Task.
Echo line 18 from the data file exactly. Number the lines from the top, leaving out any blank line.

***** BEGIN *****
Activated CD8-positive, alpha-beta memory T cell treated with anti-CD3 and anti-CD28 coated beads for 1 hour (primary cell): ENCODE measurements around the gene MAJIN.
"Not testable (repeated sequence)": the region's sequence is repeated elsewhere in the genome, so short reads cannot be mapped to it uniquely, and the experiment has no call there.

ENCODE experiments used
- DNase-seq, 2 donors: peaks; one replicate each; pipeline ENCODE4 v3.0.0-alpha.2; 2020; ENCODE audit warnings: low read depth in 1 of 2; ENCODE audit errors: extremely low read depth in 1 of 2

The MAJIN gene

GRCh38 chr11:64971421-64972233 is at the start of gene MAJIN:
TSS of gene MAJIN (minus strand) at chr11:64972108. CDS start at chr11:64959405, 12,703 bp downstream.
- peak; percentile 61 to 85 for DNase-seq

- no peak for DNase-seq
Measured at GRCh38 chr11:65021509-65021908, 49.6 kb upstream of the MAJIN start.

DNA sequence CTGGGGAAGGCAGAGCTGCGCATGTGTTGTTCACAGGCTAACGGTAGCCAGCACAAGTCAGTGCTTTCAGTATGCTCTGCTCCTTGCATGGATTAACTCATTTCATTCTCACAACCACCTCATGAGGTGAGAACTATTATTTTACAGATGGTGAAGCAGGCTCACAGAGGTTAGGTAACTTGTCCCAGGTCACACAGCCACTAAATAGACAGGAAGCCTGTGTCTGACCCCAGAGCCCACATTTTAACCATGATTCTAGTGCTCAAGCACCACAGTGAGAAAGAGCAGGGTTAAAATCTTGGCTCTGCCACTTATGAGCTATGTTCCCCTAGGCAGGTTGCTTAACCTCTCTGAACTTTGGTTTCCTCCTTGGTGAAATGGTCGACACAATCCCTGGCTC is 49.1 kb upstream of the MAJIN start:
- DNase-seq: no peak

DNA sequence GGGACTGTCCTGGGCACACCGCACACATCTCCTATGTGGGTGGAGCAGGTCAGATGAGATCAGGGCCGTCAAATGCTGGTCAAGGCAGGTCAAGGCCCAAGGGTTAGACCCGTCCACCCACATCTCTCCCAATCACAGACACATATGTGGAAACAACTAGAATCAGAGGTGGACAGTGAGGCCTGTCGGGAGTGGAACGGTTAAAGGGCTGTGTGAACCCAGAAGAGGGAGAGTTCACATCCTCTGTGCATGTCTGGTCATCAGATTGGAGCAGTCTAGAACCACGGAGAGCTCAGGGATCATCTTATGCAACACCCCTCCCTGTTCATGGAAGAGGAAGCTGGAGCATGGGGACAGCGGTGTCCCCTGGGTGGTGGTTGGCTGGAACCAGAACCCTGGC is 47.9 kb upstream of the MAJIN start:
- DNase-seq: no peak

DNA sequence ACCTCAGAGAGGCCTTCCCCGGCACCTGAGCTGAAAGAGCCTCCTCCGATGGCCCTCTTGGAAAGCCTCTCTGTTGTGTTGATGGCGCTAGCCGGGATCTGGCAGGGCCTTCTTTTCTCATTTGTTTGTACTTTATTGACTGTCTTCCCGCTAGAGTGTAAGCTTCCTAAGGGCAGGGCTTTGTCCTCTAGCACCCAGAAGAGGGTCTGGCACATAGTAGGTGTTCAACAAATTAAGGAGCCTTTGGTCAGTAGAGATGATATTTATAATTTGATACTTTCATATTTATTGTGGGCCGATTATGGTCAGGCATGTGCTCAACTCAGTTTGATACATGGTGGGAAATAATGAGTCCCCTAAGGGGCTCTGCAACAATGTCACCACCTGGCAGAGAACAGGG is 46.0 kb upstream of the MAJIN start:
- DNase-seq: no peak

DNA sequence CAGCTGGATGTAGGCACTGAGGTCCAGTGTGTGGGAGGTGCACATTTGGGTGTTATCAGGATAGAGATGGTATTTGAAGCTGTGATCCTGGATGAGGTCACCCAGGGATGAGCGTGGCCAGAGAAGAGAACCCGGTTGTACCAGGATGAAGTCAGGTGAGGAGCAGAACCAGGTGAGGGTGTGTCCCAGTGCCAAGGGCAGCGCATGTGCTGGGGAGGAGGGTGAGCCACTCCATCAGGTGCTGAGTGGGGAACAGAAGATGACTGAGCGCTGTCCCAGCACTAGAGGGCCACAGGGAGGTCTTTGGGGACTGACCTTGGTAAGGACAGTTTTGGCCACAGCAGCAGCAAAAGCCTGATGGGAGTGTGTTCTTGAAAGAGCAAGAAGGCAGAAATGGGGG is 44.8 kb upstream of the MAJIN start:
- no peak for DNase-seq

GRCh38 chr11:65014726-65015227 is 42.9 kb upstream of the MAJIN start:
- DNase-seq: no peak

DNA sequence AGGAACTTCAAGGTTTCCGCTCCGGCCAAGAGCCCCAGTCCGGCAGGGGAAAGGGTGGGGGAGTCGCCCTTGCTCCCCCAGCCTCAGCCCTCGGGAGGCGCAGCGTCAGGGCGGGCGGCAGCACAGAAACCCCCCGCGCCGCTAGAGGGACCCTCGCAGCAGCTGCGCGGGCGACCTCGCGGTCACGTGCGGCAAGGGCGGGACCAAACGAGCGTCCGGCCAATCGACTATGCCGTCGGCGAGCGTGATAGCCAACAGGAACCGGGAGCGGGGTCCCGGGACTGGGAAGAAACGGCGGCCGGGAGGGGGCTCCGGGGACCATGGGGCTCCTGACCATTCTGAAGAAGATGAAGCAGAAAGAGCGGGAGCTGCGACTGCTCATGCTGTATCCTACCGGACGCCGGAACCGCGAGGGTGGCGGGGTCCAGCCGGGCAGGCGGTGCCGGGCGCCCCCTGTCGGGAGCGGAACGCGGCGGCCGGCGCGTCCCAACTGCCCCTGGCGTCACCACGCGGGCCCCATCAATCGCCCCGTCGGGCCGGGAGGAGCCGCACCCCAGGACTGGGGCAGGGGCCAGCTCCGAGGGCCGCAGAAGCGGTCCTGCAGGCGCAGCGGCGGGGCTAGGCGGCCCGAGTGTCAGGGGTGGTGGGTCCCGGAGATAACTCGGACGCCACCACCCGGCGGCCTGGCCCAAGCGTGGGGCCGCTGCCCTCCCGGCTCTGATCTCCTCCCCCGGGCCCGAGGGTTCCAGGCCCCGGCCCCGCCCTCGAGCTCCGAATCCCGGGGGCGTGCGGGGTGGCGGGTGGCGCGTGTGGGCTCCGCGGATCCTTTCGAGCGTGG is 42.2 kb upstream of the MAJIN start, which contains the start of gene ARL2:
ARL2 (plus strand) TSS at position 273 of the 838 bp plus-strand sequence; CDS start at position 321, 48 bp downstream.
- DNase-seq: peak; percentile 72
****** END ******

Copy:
- no peak for DNase-seq